If, after 2008, you still expect the stock market to fund your retirement, most people probably consider you a few congressmen short of a bailout. (Zing!) Yes, it was tough being openly optimistic after a year in which every bull became a steer.

But there are a few perks -- like profiting from buying stocks at what could be some of the best prices you'll ever see.

A brief history of 2008
This year was a fantastic demonstration of what happens when, in a highly leveraged world, everyone needs liquidity at the same time.

Anyone who borrowed to buy mortgage-backed securities needed cash as mortgage values plummeted. Investment banks like Bank of America (NYSE: BAC) prey Bear Stearns needed cash as the mortgage-backed securities on their books began to fall. Retail banks like Wells Fargo's (NYSE: WFC) Wachovia needed cash to maintain their capital ratios as defaults escalated. AIG needed cash to balance its losses in credit default swaps. Hedge funds needed cash to fund redemptions and reduce leverage as assets declined.

The problem is, when everyone needs cash, the only way to get it is to sell off assets. And that's what investors did, dumping almost every asset class with the exception of ultra-safe Treasuries. The stock market took it on the chin.

An overreaction
That's not to say that the market collapsed simply because everyone cashed out. The problems in our economy are real. We've seen huge bankruptcies, the unemployment rate has risen to around 10%, and consumer confidence is low.

But the carnage in the market isn't limited to the shaky companies that are likely to suffer the most. The S&P 500 contains the biggest, most successful, and most stable businesses in America. Yet despite the recent market run-up, more than 74% of the companies in the S&P 500 are down from the start of 2008. Some 10% lost more than half their value!

Certainly, deteriorating business prospects are responsible for some of that drop. But based on valuations, it seems likely that stock investors sold because they had to. Like everyone else, they needed the cash.

And that's a really great thing if you're not one of Wall Street's forced sellers, because it means that despite the broader market run-up in 2009, at least some of those companies remain deeply undervalued -- for now.

The sweet spot
Large-cap value stocks could be the best way to exploit this opportunity. I'm not just talking about slow-growing companies trading at low single-digit earnings multiples, but also compellingly cheap growth stocks.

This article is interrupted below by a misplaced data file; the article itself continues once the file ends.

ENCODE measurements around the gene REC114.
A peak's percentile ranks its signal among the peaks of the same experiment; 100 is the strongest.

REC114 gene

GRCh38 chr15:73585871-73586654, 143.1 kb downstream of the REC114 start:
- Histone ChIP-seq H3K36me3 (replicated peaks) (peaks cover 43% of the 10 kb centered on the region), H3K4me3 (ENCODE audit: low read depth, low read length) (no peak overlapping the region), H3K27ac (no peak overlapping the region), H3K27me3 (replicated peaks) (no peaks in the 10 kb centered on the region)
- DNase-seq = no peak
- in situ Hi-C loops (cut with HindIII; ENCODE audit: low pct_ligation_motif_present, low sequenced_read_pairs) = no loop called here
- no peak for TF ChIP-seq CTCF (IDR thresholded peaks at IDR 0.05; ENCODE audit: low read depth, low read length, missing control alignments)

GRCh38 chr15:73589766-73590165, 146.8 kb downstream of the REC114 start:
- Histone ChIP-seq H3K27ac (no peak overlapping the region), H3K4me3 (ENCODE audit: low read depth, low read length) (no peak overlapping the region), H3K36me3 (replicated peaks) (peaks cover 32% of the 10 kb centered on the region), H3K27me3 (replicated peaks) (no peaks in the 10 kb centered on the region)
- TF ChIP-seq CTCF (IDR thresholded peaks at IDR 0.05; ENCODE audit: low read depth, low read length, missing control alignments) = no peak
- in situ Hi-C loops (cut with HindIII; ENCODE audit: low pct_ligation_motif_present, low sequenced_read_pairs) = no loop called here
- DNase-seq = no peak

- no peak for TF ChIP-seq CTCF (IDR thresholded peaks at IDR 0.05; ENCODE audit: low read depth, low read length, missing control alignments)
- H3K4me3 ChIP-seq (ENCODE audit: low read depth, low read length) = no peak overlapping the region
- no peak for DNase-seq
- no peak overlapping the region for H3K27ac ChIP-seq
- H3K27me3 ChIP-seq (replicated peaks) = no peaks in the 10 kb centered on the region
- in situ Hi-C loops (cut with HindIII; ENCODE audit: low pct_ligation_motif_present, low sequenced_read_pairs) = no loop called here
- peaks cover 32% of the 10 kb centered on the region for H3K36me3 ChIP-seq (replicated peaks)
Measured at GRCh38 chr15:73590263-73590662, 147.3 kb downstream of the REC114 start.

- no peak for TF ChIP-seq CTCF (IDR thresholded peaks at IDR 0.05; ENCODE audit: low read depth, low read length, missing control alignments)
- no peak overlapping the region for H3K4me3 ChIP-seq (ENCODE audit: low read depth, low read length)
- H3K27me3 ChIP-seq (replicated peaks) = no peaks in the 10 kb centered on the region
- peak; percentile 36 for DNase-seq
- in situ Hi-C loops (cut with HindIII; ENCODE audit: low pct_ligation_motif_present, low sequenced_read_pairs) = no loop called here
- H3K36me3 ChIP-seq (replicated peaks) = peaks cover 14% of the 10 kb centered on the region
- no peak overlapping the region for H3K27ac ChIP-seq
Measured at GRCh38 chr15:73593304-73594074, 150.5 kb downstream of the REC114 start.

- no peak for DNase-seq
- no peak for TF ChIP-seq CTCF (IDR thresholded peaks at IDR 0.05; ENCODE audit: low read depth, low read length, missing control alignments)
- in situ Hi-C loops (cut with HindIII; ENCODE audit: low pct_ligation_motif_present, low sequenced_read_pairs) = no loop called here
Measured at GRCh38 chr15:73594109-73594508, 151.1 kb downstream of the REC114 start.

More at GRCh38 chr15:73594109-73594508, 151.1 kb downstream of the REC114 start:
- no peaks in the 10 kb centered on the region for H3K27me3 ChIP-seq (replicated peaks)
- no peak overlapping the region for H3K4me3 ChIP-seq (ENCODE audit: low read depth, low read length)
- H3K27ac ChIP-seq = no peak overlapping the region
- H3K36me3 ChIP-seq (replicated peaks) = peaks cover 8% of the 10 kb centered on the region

For instance, these days, the universe of large-cap value stocks includes Apple (Nasdaq: AAPL). Apple has huge barriers to competition, nearly $25 billion of cash on its balance sheet, an innovative culture, and an 18% estimated annual growth rate going forward, and it's trading for about 17 times trailing-12-month free cash flow. At these prices, Apple is a large-cap value stock.

So why are large-cap value stocks a great investment these days? Not because these stocks are certain to outperform the other categories under all circumstances, but because they present the ideal trade-off between risk and reward in these troubling times.

While there's a good chance that the economy will continue showing signs of life this year, there's a possibility that things will get even worse. When you're betting your retirement, you should own businesses that can survive the worst-case scenario.

Low risk, high reward
Generally, large-cap stocks fit that criterion. They have the most stable cash flows, the most well-known brands, the greatest economies of scale, and the best chance of recovering from mistakes.

Would you put your money on PepsiCo (NYSE: PEP) to withstand a depression, or Jones Soda (Nasdaq: JSDA)? Would you bet on CVS Caremark (NYSE: CVS), or Rite-Aid (NYSE: RAD)? These two examples may be somewhat hyperbolic, but it's absolutely true that powerhouses like Pepsi and CVS Caremark are far more likely to survive than companies with smaller moats, because they have the financial clout, the economies of scale, and the proven, winning business models.

In normal times, you'd really have to pay up for these sorts of dominant companies. But thanks to forced selling from investors struggling to raise cash, right now you can still find some excellent businesses extremely cheap.

What's more, thanks to the poor economy, the earnings of these powerhouse companies have been depressed this year, which means that their normalized earnings multiple is even more compelling. Large-cap stocks are still cheap, and I believe they will offer superior returns over the next few years.

The Foolish bottom line
Of course, you still have to be careful -- as 2008 has shown us, you can't just throw a dart at the S&P 500 and expect to strike it rich. You still need to pay attention to balance sheets, and monitor how much cash companies are bringing in during these troubling times.

But if you're alert, you can find the stocks right now that will pay for your retirement. So now is a good time to start buying large-cap value stocks. If you're interested in ideas, our Motley Fool Inside Value team has identified the dirt cheap stocks that we think offer the most enticing combination of safety and upside potential. You can read our complete analysis with a 30-day free trial.

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This article was originally published Jan. 8, 2009. It has been updated.

Fool contributor Richard Gibbons knows all too well the pain of becoming a steer. He doesn't own shares of any company mentioned. Apple is a Stock Advisor selection. Motley Fool Options recommended a diagonal call position on PepsiCo, an Income Investor pick. The Fool's disclosure policy wears a large cap to avoid sunburn.